Anticholinergics - drdhriti
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Anticholinergics - drdhriti



A power point presentation on "anticholinergics" suitable for medical undergraduate MBBS level students of Pharmacology.;

A power point presentation on "anticholinergics" suitable for medical undergraduate MBBS level students of Pharmacology.;



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Anticholinergics - drdhriti Anticholinergics - drdhriti Presentation Transcript

  • Anticholinergic Drugs Department of Pharmacology NEIGRIHMS, Shillong
  • Introduction
    • Cholinoceptor antagonists are, like agonists - Muscarinic and Nicotinic
    • Antinicotinic – ganglion blockers and MN junction blockers
      • Discussed elsewhere (SMR Chapter)
    • Muscarinic blockers
      • Atropine is the prototype – many synthetic and semi synthetics are available now
      • All are competitive blockers
  • Classification
    • Natural: Atropine and Hyoscine (scopolamine)
    • Semisynthetic derivtives: Homatropine, Atropine methonitrate, Hyoscine butylbromide, Ipratropium bromide, Tiotropium bromide
    • Sythetic Compounds:
      • Mydriatics: Cyclopentolate and Tropicamide
      • Vasicoselective: Oxybutynin, Flvoxate, Tolterodine
      • Antiprkinsonian: Trihexyphenidyl, Procyclidine, Biperiden
      • Antisecretory:
        • Quartenary ammonium compounds: Propantheline, Oxyphenonium, Clidinium, Glycopyrrolate, Isopropamide
        • Tertiary amines: Dicyclomine, Valethamate, Pirenzepine
  • Source and Chemistry
    • Atropine (hyoscyamine) is found in the plant Atropa belladonna , or deadly nightshade
    • Also in Datura stramonium , also known as jimsonweed (Jamestown weed) or thorn apple
    • Scopolamine (hyoscine) occurs in Hyoscyamus niger
    • Many antihistaminic: Histamine, Serotonin, & Ergots alkaloids, Antipsychotic Agents & Lithium and antidepressant drugs have similar structures and, predictably, significant antimuscarinic effects
    • Tertiary agents – Eye and CNS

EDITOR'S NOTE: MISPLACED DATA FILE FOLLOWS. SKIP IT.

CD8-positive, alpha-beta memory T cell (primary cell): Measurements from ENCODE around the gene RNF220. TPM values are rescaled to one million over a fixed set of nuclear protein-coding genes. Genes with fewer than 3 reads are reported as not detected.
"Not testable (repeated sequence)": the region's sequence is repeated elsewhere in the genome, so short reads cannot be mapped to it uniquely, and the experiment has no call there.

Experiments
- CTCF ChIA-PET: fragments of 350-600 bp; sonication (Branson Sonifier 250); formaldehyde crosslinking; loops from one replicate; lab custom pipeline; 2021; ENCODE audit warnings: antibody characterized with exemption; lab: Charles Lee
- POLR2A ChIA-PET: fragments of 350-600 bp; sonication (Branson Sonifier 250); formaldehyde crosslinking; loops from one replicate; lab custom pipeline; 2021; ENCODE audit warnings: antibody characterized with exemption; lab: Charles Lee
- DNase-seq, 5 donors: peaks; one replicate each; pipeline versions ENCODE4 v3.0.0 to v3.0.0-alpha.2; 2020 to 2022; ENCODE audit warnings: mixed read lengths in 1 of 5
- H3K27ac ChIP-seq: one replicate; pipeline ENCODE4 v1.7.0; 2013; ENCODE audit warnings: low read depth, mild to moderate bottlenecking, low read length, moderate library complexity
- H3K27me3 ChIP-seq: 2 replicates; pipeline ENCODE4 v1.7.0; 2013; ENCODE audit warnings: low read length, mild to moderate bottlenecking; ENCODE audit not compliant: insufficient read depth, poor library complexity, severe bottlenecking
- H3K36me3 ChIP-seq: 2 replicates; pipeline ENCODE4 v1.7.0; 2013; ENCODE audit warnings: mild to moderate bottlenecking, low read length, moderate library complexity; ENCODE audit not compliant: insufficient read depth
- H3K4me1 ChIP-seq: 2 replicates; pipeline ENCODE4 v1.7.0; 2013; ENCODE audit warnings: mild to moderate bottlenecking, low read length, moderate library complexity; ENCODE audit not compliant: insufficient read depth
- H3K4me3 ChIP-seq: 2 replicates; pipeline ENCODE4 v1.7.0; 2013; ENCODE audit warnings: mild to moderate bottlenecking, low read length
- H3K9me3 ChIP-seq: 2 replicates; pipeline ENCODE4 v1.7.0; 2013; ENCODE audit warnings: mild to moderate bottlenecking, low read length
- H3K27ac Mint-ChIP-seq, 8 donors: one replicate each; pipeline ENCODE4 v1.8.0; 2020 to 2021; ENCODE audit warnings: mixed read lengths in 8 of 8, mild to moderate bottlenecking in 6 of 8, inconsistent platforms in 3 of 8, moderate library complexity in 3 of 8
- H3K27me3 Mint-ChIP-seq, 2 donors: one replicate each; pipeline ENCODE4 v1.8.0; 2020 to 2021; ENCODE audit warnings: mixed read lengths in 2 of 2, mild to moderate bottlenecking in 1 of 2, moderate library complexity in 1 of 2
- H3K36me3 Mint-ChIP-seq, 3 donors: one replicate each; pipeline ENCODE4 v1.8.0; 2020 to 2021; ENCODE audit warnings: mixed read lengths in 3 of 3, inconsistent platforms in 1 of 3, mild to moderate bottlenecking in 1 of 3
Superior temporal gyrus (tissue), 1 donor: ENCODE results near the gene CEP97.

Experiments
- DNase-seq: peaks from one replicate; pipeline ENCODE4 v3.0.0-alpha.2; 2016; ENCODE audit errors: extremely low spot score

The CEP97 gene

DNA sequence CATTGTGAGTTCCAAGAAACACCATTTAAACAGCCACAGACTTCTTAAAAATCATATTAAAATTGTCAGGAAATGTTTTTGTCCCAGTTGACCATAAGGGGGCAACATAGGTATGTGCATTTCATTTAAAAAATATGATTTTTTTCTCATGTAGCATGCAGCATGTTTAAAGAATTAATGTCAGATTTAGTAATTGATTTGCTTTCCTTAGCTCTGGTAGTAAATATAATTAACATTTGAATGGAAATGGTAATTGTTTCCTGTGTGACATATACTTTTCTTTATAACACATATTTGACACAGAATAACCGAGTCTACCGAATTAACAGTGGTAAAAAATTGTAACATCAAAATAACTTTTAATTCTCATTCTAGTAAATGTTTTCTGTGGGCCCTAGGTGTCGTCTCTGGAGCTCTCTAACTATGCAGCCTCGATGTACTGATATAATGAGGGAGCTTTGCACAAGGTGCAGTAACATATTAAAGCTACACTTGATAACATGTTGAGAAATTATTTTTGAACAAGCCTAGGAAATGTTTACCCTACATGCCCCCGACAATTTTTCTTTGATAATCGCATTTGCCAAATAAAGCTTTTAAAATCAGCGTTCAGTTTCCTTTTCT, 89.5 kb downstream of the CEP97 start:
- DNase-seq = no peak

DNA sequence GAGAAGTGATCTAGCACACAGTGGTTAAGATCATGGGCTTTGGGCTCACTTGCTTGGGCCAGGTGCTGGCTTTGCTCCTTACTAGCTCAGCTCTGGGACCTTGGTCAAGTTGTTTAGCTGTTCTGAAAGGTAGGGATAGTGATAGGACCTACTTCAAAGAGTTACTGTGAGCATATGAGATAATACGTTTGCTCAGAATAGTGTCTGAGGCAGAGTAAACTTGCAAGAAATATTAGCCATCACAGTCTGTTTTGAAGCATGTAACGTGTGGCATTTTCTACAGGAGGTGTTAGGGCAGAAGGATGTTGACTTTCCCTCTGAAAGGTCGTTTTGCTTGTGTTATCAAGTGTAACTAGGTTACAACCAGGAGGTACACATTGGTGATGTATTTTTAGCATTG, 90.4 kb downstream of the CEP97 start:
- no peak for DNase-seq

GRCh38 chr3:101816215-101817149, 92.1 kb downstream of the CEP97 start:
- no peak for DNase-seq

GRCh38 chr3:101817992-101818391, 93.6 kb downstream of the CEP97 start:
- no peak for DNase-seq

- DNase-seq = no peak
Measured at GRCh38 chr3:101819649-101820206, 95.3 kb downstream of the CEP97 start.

• Quartenary agents – More Peripheral effect
    Datura stramonium Atropa belladona
  • The Structure
  • Atropine - Pharmacokinetics
    • Absorption:
      • The natural alkaloids and most tertiary antimuscarinic drugs are well absorbed from the gut and conjunctival membranes – some even over the skin (scopolamine)
      • Quaternary ones – only upto 30%
    • Distribution:
      • Atropine and the other tertiary agents are widely distributed in the body
      • Scopolamine is rapidly and fully distributed into the central nervous system where it has greater effects than most other antimuscarinic drugs
      • Quaternary derivatives are poorly taken up by the brain
    • Metabolism:
      • Atropine is metabolized in liver by conjugation and 60% excretes unchanged in urine
      • Effects disappear quickly within 2 Hrs except eye
  • Atropine - Mechanism
    • Atropine causes reversible (surmountable) blockade of cholinomimetic actions at muscarinic receptors
      • blockade by a small dose of atropine can be overcome by a larger concentration of acetylcholine or equivalent muscarinic agonist
    • Atropine is highly selective for muscarinic receptors
    • Does not distinguish between the M 1 , M 2 , and M 3
    • Most synthetic antimuscarinic drugs are considerably less selective than atropine in interactions with nonmuscarinic receptors
    • Some quaternary amine antimuscarinic agents have significant ganglion-blocking actions
  • Pharmacological Effects - Atropine
    • Central Nervous System:
      • Atropine has minimal stimulant effect on CNS – low entry
      • Atropine stimulates many medullary centres – vagal, respiratory and vasomotor
      • Depresses vestibular excitation – antimotion sickness property
      • Scopolamine has more marked central effects – amnesia and drowsiness
      • Parkinson's disease is reduced by centrally acting antimuscarinic drugs – acting on Basal ganglia (atropine)
    • Eye:
      • Topical atropine and other tertiary antimuscarinic drug - results in unopposed sympathetic dilator activity and mydriasis
      • Cycloplegia: desirable in Ophthalmology
        • but hazardous in narrow angle glaucoma
      • Dry Eye: Not desirable
  • Paralysis of accommodations - Atropine
  • Effect of Scopolamine
  • Pharmacological Effects of Atropine – contd.
    • CVS:
      • SA node is very sensitive to muscarinic receptor blockade
      • Moderate to high dose of Atropine - blockade of vagal slowing and relative tachycardia
      • But lower doses - initial bradycardia before the effects of peripheral vagal block become manifested
      • Due to presynaptic muscarinic receptors on vagal postganglionic fibers that normally limit acetylcholine release in the sinus node and other tissues
      • However, no clinical significance – except in atrial flutter and fibrillation
      • Ventricles are less affected by antimuscarinic drugs
    • Blood Vessels:
      • Parasympathetic nerve stimulation dilates coronary arteries, and sympathetic cholinergic nerves (predominant) cause vasodilatation in the skeletal muscle vascular bed - Atropine can block this vasodilatation
      • But, histamine release cause direct vasodilatation
      • However, No marked effect on BP